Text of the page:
In 10 starts and 55 IP with the Naturals, Parrish not only posted a 2.13 ERA, but he also generated a K rate of 22.3 percent and a K/BB ratio of 3.43, which was a nice continuation of the 3.80 K/BB ratio he produced in 83 IP in Northwest Arkansas in 2021.
Despite the hope for Parrish as he made the transition to Omaha, his time with the Storm Chasers was a different story.
In 17 appearances and 73.2 IP, Parrish posted an ERA of 5.62 and saw his K/BB ratio plummet to 1.16. The home runs also spiked, as his HR/FB rate in Triple-A was 15 percent, over double his mark in Northwest Arkansas. He also benefited from a .249 BABIP, and as a result, his FIP and xFIP look even worse than his ERA at 6.68 and 6.28 respectively.
Due to his rough season, the Royals opted to not protect him from the Rule 5 Draft this winter. While Parrish did not get selected, Royals fans have to wonder what Parrish’s outlook will be with the Royals organization in 2023.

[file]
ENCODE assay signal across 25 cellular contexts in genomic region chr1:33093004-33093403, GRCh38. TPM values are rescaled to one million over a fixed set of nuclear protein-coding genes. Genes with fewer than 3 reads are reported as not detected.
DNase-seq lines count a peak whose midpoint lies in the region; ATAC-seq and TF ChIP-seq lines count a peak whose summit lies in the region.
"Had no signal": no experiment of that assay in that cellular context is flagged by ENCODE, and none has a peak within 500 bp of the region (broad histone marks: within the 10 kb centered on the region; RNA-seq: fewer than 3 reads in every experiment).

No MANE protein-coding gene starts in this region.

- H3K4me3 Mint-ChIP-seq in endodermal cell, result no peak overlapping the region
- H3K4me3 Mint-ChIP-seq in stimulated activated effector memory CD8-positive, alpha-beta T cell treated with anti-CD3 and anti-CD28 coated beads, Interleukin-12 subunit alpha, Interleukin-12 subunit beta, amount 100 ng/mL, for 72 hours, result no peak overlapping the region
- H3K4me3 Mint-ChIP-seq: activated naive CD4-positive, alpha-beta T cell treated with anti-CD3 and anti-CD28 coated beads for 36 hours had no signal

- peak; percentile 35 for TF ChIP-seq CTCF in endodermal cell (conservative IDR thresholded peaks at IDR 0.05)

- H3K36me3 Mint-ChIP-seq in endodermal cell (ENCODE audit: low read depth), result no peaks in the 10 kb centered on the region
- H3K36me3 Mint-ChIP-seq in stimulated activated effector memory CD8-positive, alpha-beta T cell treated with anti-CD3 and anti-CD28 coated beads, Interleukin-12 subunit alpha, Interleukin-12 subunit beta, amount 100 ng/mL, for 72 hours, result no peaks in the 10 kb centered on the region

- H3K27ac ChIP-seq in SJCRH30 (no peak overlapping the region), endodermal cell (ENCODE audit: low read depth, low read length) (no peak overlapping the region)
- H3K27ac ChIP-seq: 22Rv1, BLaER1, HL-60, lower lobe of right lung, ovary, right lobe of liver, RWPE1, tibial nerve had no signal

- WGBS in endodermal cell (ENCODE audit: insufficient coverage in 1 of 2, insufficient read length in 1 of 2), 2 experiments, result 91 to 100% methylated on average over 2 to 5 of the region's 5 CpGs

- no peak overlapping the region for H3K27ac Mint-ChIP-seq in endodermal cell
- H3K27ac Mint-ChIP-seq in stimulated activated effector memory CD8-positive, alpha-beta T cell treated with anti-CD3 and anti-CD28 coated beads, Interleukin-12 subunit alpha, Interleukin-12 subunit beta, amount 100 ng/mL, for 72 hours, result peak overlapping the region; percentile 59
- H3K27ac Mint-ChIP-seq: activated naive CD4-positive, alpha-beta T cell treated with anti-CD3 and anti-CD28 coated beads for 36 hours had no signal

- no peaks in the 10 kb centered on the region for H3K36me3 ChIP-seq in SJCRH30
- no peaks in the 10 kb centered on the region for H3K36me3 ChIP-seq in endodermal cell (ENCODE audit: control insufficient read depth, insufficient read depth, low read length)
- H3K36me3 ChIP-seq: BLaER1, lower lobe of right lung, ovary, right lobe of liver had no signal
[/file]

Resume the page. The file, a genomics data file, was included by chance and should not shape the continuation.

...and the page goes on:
There’s no question that Parrish possesses some solid secondary offerings and pinpoint control. But can he make it to the MLB level with a sub-par fastball (and that is putting it nicely)?
As for Cameron, his profile feels similar even though he is a bit of a bigger pitcher (6’3, 220 pounds) than the diminutive Parrish (5’11, 200 pounds). Cameron statistically looks good and is coming off a pretty sensational split campaign in both Columbia and High-A Quad Cities.
With the Fireflies, Cameron produced a 3.72 ERA in seven outings and 29 IP. That included him posting a 33.6 percent K rate and a K/BB ratio of 4.33.
His transition to Quad Cities proved more of the same, but on an even more impressive basis.
In 9 outings and 31 IP, Cameron not only posted a 3.48 ERA, but he also upped his K rate to 41.4 percent and his K/BB ratio to 7.57. By the end of the season, Cameron joined some pretty elite company in the Minor Leagues when it came to pitchers who had posted a K-BB rate of 30 percent or higher in 2022.